Elrich: The Post ran an article where they quote 22 big business leaders in the region who said the biggest problem in this region is lack of a bus network. They didn’t say the lack of highways.
Montgomery County [is] not a city in the classic sense. I-95 in the southern states runs through the middle of cities, and there are these exits in the business district. You get off, pop down to a street in the business district and you do business.
The Beltway doesn’t function that way; it doesn’t go through the middle of the city. [I-]270 doesn’t go through the middle of the city. Try getting off at Georgia Avenue. Traffic backed up to the [CSX railroad] bridge when it was a one-lane exit. It hasn’t improved since they made it a double-lane exit.
One of the things I said to the governor was, “You can speed people to the exits, but you can’t get off at the exits. So if you’re doing a complete solution, help us on the BRT. Let’s get as many cars off the internal roads as we can, and then I can handle more cars getting on the internal roads.”
At the same time, there’s not another road you can build in Silver Spring. What are you going to do? Knock out the houses on Georgia Avenue? Wisconsin Avenue has the same problem: There’s nowhere to go. We’ve run out of any way to widen the roads. … People say “roads,” but you’re hard put to name a road you should build south of Rockville. So you’re kind of left with bus rapid transit.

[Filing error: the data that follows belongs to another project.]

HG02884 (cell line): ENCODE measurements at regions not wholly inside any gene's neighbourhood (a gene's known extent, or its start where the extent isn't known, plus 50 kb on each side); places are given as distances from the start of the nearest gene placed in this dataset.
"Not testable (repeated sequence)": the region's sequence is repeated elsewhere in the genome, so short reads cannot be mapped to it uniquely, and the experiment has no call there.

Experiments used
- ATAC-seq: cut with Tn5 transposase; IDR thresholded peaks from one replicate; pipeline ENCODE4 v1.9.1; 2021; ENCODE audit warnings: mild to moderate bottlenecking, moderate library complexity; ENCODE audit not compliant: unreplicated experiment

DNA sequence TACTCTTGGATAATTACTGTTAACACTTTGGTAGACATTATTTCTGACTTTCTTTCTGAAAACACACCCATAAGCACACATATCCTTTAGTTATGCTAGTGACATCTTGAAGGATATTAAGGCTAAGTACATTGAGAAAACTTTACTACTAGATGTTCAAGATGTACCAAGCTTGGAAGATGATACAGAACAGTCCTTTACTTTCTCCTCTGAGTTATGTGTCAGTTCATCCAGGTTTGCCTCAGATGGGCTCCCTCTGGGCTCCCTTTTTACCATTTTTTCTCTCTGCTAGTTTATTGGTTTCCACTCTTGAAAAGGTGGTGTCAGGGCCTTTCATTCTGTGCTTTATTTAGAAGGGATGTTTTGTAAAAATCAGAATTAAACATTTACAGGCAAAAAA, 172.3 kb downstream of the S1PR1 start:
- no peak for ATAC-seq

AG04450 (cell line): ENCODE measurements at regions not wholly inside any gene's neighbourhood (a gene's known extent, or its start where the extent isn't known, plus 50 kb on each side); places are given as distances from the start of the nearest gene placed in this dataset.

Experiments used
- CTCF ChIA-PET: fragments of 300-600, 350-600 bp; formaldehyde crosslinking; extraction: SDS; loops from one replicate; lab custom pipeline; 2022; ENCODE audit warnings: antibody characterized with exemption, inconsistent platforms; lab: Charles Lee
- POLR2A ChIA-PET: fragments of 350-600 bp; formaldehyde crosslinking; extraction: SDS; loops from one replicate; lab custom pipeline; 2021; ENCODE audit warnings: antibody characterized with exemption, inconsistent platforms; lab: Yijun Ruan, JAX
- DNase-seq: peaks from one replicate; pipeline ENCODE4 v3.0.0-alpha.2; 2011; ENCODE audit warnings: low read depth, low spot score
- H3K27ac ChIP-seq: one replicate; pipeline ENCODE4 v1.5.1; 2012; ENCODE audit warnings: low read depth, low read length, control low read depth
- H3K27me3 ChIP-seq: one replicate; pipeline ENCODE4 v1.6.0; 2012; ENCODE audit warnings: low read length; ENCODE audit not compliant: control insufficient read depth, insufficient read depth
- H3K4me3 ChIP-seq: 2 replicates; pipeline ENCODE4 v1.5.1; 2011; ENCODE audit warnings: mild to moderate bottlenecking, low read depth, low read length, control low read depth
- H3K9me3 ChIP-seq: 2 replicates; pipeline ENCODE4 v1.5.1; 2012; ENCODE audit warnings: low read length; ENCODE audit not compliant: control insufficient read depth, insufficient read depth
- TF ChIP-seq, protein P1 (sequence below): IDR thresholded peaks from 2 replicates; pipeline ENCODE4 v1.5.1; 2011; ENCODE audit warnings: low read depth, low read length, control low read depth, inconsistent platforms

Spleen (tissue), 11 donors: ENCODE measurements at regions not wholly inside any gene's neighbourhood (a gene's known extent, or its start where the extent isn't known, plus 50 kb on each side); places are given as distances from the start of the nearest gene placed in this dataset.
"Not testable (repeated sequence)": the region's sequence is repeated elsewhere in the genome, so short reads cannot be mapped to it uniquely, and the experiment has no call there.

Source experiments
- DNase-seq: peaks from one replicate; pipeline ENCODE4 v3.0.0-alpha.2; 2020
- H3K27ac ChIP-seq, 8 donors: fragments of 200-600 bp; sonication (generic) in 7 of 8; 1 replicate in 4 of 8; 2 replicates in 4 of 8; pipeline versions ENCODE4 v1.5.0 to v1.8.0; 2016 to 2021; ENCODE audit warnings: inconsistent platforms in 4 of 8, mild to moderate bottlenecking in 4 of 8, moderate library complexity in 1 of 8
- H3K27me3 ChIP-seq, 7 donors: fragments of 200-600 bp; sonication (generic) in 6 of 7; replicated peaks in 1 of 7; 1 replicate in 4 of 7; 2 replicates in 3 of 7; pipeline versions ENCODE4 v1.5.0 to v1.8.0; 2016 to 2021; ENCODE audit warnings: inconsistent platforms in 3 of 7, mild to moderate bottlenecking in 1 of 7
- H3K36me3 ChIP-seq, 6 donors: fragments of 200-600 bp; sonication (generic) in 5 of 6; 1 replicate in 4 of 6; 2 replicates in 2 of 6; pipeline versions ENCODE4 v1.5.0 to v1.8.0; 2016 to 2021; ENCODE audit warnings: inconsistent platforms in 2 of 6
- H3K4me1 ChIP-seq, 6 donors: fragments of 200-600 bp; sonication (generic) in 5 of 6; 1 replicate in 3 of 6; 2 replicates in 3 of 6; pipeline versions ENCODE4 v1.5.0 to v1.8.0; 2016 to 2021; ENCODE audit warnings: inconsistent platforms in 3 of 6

BB: Before getting to your plans for BRT, could we talk about a couple of roads in Rockville and north — Montrose Parkway East in Rockville and M-83 between Gaithersburg and Clarksburg — that are the two remaining unbuilt major roads in the county’s master plan. You’ve opposed both. Why?
Elrich: [The plan for Montrose Parkway East] will create an unmitigated disaster on Veirs Mill Road — because Veirs Mill itself is impossible. I told [the Montgomery County Department of Transportation] that I want money in there to look at getting us over the railroad tracks, because it’s a hazard — and it bottles things up. On the other side of the railroad tracks … we’re looking at what we can do with some lane variances on Randolph Road. Maybe you make Randolph a five-lane road with a reversible lane.